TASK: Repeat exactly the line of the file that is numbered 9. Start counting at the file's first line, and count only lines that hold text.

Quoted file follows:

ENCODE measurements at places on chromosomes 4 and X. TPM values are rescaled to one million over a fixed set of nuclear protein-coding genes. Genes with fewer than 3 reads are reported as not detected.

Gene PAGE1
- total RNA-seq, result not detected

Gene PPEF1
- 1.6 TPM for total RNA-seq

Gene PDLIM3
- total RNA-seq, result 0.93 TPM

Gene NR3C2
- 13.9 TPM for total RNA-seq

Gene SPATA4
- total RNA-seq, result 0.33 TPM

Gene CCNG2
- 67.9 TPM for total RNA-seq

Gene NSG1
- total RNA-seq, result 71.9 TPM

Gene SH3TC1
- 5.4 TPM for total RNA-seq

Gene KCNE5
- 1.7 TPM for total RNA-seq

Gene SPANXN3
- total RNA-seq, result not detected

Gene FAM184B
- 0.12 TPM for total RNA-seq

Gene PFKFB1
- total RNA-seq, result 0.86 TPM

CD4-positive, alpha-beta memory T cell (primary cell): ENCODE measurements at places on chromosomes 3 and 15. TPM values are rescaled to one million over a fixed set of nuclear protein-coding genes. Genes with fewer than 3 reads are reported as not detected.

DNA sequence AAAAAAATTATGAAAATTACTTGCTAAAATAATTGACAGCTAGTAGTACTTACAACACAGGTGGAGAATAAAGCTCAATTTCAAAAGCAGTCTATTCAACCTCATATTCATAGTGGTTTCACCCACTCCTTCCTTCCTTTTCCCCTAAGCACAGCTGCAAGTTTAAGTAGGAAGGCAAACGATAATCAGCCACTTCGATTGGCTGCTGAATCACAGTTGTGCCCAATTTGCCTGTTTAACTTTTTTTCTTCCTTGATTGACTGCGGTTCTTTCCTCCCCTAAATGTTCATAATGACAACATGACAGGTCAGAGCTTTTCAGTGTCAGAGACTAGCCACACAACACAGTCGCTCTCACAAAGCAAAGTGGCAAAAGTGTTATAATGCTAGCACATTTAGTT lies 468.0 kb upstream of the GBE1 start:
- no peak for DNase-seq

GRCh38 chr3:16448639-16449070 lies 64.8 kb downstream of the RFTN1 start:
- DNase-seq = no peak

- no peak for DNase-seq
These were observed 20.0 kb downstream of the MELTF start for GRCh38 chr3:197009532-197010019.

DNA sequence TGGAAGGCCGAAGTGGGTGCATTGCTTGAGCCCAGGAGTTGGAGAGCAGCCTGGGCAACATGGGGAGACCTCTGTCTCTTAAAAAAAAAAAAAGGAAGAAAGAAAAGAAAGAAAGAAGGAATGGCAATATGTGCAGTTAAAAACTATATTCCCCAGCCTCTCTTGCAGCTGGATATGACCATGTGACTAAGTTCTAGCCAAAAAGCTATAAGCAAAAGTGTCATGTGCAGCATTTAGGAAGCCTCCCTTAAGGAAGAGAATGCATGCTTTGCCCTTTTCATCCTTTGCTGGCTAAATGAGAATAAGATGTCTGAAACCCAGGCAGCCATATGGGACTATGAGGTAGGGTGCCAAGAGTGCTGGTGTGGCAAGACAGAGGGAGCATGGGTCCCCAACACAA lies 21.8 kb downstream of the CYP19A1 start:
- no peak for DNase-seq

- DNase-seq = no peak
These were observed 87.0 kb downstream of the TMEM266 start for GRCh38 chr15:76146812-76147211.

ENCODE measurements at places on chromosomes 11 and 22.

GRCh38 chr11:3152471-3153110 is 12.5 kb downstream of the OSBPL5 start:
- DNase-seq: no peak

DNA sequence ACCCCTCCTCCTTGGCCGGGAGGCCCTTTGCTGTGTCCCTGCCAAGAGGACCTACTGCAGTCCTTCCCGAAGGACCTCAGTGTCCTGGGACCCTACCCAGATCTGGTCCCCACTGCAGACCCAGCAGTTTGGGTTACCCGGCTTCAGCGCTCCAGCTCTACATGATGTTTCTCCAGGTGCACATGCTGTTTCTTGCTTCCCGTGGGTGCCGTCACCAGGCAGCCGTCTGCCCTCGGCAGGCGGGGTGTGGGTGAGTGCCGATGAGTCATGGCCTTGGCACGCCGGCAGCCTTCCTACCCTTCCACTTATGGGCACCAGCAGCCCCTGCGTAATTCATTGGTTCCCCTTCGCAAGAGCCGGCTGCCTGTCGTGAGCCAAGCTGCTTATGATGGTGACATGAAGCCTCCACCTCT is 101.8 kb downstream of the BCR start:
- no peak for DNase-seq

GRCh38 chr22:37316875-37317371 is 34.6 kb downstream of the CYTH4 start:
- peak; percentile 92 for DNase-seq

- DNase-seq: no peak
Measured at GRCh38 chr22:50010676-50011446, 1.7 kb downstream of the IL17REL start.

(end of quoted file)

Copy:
- 13.9 TPM for total RNA-seq